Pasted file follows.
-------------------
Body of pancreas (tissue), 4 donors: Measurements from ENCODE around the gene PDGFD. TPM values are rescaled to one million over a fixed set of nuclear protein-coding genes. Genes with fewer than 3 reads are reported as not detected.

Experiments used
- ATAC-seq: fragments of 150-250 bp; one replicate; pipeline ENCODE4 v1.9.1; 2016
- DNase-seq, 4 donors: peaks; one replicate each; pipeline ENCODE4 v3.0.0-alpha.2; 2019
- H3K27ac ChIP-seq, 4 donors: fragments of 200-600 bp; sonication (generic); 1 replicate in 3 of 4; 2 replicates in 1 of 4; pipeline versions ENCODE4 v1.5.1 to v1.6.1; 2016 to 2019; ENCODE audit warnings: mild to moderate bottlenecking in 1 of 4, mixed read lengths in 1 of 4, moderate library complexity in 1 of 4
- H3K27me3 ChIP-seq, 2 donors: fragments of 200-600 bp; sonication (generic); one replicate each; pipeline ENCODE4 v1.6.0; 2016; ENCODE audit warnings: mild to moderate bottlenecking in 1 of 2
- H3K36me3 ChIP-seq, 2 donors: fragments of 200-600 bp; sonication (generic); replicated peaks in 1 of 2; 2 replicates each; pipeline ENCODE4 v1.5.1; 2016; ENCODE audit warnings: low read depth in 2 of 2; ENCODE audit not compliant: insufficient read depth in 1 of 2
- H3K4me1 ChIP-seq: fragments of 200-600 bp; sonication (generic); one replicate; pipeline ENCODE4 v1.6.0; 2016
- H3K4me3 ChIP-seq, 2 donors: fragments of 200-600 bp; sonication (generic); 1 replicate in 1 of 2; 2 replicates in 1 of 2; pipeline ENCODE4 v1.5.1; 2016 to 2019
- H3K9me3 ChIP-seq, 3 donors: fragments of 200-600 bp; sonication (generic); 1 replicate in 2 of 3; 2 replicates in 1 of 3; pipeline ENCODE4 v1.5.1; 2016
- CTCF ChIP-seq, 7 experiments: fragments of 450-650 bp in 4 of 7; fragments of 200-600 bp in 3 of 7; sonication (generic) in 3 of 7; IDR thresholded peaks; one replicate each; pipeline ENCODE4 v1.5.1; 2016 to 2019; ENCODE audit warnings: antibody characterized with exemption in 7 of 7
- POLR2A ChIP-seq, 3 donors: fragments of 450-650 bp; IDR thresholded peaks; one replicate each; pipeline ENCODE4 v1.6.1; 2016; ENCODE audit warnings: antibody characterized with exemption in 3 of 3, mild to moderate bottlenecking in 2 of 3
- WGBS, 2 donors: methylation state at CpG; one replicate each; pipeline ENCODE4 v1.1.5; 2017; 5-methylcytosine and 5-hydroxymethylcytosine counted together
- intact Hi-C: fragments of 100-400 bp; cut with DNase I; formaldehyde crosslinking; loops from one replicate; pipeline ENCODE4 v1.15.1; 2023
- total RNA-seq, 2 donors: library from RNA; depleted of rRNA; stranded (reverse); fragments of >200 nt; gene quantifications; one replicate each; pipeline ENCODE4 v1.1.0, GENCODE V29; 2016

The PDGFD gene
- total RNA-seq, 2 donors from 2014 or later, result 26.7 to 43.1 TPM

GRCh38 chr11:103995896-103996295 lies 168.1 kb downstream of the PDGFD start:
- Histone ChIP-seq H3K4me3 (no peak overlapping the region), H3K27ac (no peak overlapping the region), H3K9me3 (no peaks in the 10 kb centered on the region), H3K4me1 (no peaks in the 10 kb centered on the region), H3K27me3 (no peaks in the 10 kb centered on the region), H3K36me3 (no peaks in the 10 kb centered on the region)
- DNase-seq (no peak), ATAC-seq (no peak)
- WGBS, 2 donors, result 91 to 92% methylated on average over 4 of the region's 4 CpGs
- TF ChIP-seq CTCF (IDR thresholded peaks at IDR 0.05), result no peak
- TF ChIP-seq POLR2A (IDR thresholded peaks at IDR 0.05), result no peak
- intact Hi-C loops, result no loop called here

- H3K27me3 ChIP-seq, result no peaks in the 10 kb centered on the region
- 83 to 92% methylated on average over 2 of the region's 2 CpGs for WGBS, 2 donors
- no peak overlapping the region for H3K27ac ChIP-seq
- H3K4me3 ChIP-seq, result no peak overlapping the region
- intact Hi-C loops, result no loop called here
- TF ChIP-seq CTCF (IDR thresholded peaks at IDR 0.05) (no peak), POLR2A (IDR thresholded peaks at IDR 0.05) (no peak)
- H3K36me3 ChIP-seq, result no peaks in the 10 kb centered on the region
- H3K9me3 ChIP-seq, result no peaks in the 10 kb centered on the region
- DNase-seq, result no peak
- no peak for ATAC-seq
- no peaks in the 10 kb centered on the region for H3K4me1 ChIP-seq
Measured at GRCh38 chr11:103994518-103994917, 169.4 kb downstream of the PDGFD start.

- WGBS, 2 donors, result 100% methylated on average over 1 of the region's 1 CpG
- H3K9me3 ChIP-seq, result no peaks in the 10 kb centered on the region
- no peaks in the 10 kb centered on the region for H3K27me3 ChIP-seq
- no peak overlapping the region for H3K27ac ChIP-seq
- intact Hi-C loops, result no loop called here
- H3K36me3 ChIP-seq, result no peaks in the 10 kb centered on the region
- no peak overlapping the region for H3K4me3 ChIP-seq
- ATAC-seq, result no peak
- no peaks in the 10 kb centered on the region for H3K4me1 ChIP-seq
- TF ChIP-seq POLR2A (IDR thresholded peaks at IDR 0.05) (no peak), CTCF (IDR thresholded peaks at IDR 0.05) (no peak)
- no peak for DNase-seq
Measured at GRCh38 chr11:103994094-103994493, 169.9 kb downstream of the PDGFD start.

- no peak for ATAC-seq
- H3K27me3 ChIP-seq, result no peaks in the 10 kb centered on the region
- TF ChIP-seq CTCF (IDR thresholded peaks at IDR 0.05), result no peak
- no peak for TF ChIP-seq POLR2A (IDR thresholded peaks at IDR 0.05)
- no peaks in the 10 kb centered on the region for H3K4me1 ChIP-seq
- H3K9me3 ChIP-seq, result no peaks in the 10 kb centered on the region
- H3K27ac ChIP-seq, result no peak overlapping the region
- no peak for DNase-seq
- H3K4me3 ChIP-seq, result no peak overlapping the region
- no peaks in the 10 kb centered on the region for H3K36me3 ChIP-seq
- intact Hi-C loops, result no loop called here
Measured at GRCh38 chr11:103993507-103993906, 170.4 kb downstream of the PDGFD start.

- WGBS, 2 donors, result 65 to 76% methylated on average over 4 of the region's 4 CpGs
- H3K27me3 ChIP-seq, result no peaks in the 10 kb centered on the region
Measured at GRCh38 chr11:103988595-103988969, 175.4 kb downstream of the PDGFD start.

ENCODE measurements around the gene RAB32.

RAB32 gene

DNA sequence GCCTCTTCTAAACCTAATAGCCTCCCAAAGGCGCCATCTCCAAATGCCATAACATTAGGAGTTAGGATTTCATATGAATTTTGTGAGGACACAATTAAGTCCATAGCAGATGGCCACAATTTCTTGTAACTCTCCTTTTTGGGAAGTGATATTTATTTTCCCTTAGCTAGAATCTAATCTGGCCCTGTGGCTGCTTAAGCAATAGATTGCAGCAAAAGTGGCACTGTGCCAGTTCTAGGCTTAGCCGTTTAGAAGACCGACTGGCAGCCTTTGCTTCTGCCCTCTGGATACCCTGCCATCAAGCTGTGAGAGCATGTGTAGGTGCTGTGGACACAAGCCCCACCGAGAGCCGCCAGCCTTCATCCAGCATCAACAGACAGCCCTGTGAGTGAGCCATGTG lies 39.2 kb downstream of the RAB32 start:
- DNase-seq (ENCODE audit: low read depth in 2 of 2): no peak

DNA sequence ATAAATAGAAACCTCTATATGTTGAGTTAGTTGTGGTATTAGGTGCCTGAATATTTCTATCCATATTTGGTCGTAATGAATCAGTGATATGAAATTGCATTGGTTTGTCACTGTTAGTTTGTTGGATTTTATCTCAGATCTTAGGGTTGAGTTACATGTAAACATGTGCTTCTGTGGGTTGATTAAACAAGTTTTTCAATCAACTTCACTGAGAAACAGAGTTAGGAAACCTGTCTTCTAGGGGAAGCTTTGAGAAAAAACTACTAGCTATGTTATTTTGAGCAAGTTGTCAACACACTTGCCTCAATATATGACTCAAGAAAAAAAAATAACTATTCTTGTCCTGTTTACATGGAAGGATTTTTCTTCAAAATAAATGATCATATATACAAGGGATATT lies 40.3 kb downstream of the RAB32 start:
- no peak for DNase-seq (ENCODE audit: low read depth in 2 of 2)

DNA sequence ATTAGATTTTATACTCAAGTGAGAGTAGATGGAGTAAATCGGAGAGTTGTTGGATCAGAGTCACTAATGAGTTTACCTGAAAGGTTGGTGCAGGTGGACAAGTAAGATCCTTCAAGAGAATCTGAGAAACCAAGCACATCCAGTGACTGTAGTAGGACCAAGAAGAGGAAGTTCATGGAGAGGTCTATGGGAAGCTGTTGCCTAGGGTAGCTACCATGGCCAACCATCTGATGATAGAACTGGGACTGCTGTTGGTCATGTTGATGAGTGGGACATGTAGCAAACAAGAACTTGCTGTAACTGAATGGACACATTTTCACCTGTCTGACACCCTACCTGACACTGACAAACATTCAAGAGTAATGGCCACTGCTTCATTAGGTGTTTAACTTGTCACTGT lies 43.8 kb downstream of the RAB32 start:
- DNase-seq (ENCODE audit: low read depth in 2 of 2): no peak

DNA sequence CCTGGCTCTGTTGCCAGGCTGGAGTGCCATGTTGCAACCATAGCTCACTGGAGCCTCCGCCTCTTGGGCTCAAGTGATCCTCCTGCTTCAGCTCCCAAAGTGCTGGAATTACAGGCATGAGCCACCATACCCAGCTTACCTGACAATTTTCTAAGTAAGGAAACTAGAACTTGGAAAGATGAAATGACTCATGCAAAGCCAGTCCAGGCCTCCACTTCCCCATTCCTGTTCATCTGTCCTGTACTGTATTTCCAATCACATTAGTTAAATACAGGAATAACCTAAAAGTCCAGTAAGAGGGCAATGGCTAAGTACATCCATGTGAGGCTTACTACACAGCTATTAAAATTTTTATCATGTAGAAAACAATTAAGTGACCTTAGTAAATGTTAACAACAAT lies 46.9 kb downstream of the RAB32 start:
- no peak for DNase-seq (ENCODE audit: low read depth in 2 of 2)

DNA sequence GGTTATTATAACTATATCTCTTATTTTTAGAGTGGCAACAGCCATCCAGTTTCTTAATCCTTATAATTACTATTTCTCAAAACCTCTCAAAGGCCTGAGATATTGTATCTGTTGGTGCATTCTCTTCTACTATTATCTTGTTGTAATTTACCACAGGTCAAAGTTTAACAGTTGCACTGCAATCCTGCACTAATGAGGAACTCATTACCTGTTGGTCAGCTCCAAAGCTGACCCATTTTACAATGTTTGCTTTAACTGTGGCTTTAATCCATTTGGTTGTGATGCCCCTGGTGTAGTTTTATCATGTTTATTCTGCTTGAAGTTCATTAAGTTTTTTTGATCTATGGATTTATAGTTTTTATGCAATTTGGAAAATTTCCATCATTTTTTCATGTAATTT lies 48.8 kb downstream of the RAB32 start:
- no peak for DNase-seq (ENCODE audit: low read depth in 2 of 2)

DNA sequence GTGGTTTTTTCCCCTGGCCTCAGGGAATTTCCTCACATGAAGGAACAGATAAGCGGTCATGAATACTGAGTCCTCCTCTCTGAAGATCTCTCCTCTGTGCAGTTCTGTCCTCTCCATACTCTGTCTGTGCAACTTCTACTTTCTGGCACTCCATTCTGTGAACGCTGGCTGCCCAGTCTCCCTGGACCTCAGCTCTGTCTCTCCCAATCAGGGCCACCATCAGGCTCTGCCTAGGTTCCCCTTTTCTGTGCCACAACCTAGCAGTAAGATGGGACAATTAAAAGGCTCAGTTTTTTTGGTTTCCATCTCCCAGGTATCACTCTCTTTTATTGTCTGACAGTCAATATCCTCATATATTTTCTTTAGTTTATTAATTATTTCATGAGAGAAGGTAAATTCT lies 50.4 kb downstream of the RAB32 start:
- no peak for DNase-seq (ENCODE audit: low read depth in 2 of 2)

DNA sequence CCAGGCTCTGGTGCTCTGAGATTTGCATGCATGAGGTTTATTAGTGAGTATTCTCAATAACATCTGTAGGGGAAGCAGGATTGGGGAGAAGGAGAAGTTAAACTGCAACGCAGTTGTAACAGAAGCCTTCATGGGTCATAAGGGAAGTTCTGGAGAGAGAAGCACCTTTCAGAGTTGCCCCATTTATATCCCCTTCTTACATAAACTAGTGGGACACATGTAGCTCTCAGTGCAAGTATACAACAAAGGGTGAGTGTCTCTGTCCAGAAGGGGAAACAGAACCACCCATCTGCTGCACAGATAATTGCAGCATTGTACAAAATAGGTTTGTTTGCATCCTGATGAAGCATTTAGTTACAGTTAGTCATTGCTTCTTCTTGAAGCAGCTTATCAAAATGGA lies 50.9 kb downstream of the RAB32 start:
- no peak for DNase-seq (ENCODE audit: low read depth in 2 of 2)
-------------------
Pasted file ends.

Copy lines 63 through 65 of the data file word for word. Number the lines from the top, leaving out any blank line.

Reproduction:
Measured at GRCh38 chr11:103988595-103988969, 175.4 kb downstream of the PDGFD start.

ENCODE measurements around the gene RAB32.

RAB32 gene